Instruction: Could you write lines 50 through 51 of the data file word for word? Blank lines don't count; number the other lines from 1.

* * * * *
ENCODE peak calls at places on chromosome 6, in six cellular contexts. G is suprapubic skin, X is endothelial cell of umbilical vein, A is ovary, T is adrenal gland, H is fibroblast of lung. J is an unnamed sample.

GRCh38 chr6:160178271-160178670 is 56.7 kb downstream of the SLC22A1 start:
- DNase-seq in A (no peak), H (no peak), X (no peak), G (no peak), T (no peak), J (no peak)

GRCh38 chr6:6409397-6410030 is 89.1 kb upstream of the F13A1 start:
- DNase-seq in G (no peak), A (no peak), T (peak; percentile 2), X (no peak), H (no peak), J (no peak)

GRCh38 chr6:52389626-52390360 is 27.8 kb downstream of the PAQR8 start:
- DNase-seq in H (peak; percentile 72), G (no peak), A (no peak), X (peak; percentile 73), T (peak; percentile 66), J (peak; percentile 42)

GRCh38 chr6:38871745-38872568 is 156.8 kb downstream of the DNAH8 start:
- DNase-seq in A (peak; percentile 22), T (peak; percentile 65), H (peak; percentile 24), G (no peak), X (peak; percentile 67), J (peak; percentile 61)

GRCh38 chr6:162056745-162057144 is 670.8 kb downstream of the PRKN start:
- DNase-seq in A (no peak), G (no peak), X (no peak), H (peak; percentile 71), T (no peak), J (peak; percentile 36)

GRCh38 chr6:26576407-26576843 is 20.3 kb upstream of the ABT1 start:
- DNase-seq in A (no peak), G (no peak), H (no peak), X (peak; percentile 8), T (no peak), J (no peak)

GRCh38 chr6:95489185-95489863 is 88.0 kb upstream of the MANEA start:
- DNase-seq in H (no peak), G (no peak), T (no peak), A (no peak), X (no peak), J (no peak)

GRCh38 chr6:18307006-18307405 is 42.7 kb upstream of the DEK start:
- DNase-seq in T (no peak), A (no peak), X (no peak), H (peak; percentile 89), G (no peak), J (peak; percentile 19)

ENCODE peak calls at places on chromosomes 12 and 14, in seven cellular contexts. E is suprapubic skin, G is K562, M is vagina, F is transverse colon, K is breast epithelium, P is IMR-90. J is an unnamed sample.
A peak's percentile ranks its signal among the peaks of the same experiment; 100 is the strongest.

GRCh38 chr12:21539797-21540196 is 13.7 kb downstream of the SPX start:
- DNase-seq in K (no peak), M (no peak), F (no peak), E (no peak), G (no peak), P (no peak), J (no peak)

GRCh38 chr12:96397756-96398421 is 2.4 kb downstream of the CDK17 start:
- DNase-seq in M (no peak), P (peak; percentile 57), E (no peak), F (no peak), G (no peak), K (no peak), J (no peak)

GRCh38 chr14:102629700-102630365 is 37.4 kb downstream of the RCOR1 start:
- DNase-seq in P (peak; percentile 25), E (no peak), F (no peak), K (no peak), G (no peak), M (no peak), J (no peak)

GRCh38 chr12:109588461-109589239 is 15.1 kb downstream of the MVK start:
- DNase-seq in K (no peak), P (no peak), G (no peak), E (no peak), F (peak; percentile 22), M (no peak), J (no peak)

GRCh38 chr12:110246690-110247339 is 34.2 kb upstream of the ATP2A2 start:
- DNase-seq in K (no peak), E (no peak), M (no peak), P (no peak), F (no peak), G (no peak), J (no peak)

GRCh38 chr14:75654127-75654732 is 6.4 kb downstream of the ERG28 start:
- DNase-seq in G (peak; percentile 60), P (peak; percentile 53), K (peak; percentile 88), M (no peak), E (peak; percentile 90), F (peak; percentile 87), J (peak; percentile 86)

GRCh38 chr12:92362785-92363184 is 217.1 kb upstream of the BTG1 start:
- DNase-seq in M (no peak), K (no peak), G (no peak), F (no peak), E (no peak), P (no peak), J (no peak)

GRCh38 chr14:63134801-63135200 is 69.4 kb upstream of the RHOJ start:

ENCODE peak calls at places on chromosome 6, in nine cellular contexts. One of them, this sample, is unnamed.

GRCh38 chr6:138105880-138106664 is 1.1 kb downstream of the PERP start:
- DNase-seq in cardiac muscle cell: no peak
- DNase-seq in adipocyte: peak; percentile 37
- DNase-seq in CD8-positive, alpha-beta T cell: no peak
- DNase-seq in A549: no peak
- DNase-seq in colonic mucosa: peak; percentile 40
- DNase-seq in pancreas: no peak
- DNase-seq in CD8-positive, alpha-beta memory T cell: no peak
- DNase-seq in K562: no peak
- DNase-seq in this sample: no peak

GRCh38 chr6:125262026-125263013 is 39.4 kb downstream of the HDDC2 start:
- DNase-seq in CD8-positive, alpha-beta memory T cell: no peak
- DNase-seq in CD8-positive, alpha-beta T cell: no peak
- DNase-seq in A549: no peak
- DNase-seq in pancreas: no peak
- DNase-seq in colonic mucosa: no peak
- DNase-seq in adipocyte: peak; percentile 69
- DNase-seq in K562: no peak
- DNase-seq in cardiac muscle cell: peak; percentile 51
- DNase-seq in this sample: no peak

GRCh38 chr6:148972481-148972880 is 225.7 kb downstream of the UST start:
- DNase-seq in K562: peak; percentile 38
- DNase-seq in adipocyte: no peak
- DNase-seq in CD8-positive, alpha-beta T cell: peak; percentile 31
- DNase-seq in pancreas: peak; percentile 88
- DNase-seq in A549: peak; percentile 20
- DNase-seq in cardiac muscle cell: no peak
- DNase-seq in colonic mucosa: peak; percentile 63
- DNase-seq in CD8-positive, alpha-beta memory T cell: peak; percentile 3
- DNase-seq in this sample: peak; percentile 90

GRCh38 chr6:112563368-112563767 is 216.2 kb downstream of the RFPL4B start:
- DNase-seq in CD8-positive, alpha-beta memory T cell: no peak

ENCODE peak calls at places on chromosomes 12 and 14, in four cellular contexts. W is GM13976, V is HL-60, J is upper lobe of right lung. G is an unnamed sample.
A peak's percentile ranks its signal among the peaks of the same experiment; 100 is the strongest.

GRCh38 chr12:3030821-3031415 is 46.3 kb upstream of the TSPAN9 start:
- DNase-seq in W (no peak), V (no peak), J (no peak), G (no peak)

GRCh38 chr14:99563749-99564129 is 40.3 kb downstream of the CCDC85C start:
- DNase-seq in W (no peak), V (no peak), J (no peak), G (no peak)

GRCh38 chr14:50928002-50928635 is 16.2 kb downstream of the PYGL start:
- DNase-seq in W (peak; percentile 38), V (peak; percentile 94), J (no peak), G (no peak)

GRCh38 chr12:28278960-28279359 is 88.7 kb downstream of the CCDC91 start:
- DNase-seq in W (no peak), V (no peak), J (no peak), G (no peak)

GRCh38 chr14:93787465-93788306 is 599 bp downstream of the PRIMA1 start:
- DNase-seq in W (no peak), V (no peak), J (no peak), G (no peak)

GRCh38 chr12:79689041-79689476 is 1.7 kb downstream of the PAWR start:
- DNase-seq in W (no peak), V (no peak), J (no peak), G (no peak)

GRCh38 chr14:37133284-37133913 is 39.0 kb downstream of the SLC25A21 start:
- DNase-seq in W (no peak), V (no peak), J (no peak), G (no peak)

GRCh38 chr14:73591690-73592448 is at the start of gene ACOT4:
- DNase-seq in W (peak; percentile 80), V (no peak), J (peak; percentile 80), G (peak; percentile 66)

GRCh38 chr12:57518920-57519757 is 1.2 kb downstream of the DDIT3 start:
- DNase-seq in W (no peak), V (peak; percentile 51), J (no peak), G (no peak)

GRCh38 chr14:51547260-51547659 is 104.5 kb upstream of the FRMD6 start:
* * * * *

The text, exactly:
- DNase-seq in pancreas: no peak
- DNase-seq in colonic mucosa: no peak